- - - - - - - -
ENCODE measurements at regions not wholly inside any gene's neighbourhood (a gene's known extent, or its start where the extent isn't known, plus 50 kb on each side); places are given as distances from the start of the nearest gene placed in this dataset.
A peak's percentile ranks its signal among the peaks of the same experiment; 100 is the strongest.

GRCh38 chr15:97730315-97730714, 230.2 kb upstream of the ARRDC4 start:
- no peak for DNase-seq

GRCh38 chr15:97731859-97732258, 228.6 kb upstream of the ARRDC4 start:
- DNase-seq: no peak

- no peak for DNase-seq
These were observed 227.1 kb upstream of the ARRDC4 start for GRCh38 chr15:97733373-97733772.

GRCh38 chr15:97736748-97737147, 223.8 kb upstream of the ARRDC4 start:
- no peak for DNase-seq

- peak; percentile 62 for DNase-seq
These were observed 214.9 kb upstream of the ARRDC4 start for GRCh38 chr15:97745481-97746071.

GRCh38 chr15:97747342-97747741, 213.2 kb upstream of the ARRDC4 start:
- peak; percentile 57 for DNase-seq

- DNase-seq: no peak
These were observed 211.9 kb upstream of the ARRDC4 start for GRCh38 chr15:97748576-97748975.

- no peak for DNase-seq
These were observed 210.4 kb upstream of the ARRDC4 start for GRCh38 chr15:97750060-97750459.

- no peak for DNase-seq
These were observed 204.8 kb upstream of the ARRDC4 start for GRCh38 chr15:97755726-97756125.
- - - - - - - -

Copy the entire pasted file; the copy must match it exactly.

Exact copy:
ENCODE measurements at regions not wholly inside any gene's neighbourhood (a gene's known extent, or its start where the extent isn't known, plus 50 kb on each side); places are given as distances from the start of the nearest gene placed in this dataset.
A peak's percentile ranks its signal among the peaks of the same experiment; 100 is the strongest.

GRCh38 chr15:97730315-97730714, 230.2 kb upstream of the ARRDC4 start:
- no peak for DNase-seq

GRCh38 chr15:97731859-97732258, 228.6 kb upstream of the ARRDC4 start:
- DNase-seq: no peak

- no peak for DNase-seq
These were observed 227.1 kb upstream of the ARRDC4 start for GRCh38 chr15:97733373-97733772.

GRCh38 chr15:97736748-97737147, 223.8 kb upstream of the ARRDC4 start:
- no peak for DNase-seq

- peak; percentile 62 for DNase-seq
These were observed 214.9 kb upstream of the ARRDC4 start for GRCh38 chr15:97745481-97746071.

GRCh38 chr15:97747342-97747741, 213.2 kb upstream of the ARRDC4 start:
- peak; percentile 57 for DNase-seq

- DNase-seq: no peak
These were observed 211.9 kb upstream of the ARRDC4 start for GRCh38 chr15:97748576-97748975.

- no peak for DNase-seq
These were observed 210.4 kb upstream of the ARRDC4 start for GRCh38 chr15:97750060-97750459.

- no peak for DNase-seq
These were observed 204.8 kb upstream of the ARRDC4 start for GRCh38 chr15:97755726-97756125.